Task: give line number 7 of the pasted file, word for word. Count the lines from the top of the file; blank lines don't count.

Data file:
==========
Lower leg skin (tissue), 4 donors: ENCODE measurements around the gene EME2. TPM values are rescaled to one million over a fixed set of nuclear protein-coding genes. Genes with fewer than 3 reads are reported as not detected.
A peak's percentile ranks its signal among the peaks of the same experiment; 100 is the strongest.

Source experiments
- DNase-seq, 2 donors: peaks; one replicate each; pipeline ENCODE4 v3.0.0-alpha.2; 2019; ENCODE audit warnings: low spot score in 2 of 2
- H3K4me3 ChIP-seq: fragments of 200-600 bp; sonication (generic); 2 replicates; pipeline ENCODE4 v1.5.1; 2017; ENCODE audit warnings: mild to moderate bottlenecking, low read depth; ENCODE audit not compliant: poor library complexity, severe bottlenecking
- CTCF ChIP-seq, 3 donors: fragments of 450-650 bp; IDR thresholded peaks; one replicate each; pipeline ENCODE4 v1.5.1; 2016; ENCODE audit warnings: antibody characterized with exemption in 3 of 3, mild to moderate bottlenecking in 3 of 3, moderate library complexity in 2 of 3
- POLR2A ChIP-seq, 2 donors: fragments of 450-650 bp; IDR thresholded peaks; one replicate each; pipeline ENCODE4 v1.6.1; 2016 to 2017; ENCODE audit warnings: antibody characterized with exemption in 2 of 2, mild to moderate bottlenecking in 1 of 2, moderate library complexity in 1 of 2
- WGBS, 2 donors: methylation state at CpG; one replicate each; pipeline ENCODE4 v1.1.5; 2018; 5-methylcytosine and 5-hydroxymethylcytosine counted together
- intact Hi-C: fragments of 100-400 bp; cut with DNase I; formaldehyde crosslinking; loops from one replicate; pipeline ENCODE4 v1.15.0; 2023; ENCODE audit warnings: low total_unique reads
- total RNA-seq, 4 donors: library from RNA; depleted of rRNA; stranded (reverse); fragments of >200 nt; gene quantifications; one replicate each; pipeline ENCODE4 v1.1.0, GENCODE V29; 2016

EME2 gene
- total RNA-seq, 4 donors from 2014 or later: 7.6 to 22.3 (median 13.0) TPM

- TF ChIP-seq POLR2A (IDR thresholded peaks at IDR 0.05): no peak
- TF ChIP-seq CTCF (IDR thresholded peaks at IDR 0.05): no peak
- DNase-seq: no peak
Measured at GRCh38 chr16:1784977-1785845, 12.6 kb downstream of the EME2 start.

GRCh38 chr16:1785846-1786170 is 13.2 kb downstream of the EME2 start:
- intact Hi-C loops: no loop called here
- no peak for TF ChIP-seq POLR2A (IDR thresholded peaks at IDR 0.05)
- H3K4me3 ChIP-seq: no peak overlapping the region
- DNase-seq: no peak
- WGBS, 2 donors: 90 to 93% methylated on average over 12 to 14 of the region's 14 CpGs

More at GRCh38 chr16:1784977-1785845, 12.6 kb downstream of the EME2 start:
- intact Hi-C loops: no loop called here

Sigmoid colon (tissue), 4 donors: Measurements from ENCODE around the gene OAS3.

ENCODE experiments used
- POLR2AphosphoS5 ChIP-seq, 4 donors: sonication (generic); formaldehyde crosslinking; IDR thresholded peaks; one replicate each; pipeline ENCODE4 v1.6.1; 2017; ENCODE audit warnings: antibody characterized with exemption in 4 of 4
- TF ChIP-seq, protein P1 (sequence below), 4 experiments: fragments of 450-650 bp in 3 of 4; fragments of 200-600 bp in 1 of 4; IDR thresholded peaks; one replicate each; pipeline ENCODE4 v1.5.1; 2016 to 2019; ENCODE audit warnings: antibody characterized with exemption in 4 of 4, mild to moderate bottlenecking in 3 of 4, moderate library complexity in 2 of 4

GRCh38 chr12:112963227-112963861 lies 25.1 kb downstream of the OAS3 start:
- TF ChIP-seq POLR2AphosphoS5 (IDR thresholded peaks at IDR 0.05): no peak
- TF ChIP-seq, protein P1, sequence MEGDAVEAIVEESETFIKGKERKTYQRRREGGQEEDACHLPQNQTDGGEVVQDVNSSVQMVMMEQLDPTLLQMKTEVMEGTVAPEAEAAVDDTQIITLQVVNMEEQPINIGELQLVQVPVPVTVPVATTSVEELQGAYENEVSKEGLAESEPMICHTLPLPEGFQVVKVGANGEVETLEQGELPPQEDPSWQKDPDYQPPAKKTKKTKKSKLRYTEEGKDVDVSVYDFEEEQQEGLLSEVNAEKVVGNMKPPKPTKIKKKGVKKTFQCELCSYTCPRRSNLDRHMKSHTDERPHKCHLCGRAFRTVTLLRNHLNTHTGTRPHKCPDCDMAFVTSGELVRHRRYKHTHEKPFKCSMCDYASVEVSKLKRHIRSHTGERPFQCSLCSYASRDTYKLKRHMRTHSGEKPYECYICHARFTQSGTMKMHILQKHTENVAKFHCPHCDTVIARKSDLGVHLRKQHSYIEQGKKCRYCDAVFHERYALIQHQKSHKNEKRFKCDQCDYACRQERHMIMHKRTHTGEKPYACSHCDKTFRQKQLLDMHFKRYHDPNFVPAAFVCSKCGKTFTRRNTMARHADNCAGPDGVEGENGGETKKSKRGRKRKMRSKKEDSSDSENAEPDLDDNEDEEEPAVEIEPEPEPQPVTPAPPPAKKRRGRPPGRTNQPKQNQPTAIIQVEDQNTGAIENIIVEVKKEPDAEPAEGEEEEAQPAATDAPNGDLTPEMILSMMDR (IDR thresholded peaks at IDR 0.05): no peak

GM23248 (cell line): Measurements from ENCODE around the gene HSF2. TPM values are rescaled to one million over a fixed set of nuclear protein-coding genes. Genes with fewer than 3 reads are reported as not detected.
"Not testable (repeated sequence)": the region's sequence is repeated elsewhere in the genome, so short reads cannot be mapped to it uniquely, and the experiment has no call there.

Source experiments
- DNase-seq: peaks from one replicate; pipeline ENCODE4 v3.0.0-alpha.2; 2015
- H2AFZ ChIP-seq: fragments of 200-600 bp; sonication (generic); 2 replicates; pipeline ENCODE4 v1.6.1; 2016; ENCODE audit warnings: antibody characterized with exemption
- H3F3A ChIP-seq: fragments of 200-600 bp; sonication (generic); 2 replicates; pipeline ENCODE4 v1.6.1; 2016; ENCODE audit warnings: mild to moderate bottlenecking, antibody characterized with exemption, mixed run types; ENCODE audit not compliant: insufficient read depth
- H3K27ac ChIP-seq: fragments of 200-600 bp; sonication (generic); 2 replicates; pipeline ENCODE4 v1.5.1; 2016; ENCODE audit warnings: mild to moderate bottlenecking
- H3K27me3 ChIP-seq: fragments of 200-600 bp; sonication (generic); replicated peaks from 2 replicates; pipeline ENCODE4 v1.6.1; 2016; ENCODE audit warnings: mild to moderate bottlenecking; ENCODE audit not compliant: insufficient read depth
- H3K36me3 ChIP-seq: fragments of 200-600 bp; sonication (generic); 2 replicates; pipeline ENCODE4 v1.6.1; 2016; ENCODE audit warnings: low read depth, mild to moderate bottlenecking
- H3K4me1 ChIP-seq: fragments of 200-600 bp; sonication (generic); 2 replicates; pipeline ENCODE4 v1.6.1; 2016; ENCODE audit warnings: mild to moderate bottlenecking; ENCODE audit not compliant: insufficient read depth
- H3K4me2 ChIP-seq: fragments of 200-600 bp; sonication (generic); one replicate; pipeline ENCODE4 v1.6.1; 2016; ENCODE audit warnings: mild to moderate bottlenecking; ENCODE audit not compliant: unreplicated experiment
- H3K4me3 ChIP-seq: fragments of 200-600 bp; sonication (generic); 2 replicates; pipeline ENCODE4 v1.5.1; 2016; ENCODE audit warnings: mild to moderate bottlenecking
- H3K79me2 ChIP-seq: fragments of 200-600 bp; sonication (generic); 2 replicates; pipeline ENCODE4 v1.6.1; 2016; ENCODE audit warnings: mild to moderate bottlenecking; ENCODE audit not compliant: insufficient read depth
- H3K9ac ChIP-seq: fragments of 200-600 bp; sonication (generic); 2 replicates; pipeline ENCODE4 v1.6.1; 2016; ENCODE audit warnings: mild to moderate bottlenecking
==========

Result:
- POLR2A ChIP-seq, 2 donors: fragments of 450-650 bp; IDR thresholded peaks; one replicate each; pipeline ENCODE4 v1.6.1; 2016 to 2017; ENCODE audit warnings: antibody characterized with exemption in 2 of 2, mild to moderate bottlenecking in 1 of 2, moderate library complexity in 1 of 2